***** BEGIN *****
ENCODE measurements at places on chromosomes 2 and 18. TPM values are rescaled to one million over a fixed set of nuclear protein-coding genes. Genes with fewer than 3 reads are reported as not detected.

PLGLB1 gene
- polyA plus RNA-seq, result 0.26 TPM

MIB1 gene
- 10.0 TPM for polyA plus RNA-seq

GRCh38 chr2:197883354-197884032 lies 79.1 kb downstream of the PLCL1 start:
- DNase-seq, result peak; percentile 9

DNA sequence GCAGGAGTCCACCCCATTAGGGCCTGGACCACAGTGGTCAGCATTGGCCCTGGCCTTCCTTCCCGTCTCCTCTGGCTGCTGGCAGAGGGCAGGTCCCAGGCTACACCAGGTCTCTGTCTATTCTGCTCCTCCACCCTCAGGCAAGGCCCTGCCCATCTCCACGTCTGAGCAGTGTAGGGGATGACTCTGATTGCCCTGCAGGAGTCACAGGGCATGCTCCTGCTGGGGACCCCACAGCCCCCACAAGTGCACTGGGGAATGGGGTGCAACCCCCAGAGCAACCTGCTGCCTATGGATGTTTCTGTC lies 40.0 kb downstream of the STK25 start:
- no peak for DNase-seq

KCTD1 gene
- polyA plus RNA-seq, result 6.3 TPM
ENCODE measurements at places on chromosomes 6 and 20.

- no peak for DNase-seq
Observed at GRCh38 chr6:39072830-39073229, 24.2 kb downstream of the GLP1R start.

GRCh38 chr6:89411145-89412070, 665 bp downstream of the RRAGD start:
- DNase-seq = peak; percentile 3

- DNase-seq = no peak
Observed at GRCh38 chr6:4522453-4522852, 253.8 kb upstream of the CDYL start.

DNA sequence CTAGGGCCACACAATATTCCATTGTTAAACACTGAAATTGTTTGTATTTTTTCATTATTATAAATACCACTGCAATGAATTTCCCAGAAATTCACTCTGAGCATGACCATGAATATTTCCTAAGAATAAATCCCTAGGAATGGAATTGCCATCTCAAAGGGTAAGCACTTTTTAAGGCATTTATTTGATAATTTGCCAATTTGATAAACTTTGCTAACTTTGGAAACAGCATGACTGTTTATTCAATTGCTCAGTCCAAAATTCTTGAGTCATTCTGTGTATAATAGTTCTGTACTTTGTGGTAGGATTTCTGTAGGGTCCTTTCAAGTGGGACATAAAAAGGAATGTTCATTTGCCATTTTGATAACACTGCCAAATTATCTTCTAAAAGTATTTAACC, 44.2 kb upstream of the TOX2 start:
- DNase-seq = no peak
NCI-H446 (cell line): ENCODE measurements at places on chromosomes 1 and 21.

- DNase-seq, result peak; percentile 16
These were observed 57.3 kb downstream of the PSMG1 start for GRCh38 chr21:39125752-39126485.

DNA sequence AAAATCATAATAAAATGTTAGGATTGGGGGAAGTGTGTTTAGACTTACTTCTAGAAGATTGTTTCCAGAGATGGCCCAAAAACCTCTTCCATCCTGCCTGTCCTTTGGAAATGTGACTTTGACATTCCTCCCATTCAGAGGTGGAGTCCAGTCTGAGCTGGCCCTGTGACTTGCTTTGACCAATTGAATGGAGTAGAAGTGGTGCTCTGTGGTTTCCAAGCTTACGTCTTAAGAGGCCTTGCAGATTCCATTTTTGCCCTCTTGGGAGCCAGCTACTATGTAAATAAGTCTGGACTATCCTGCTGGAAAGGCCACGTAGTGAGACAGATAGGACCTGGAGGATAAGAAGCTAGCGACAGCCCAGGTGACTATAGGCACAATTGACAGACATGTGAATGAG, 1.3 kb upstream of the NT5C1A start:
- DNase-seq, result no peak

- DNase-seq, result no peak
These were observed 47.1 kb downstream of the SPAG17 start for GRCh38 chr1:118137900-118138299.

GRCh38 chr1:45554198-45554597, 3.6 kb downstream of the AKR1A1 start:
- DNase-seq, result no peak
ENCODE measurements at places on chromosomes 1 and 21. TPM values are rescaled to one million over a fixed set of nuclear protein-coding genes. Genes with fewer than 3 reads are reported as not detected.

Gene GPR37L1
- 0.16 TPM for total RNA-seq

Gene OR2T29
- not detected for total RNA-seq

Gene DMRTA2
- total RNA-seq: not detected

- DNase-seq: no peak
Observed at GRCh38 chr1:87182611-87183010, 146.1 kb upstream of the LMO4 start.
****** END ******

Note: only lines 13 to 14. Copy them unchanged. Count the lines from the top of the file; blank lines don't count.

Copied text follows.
- no peak for DNase-seq
Observed at GRCh38 chr6:39072830-39073229, 24.2 kb downstream of the GLP1R start.